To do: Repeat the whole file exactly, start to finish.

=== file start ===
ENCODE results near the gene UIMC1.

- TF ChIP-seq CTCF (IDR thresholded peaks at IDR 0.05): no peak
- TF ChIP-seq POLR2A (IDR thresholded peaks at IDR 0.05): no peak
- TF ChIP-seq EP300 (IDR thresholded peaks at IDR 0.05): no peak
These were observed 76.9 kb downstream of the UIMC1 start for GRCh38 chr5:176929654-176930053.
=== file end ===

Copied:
ENCODE results near the gene UIMC1.

- TF ChIP-seq CTCF (IDR thresholded peaks at IDR 0.05): no peak
- TF ChIP-seq POLR2A (IDR thresholded peaks at IDR 0.05): no peak
- TF ChIP-seq EP300 (IDR thresholded peaks at IDR 0.05): no peak
These were observed 76.9 kb downstream of the UIMC1 start for GRCh38 chr5:176929654-176930053.